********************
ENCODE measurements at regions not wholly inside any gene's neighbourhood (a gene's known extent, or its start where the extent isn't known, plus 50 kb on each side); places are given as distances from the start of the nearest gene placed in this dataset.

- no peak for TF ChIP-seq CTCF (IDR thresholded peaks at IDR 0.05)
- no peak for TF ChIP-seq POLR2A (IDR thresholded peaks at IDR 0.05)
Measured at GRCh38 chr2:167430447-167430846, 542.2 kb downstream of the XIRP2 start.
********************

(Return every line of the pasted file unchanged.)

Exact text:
ENCODE measurements at regions not wholly inside any gene's neighbourhood (a gene's known extent, or its start where the extent isn't known, plus 50 kb on each side); places are given as distances from the start of the nearest gene placed in this dataset.

- no peak for TF ChIP-seq CTCF (IDR thresholded peaks at IDR 0.05)
- no peak for TF ChIP-seq POLR2A (IDR thresholded peaks at IDR 0.05)
Measured at GRCh38 chr2:167430447-167430846, 542.2 kb downstream of the XIRP2 start.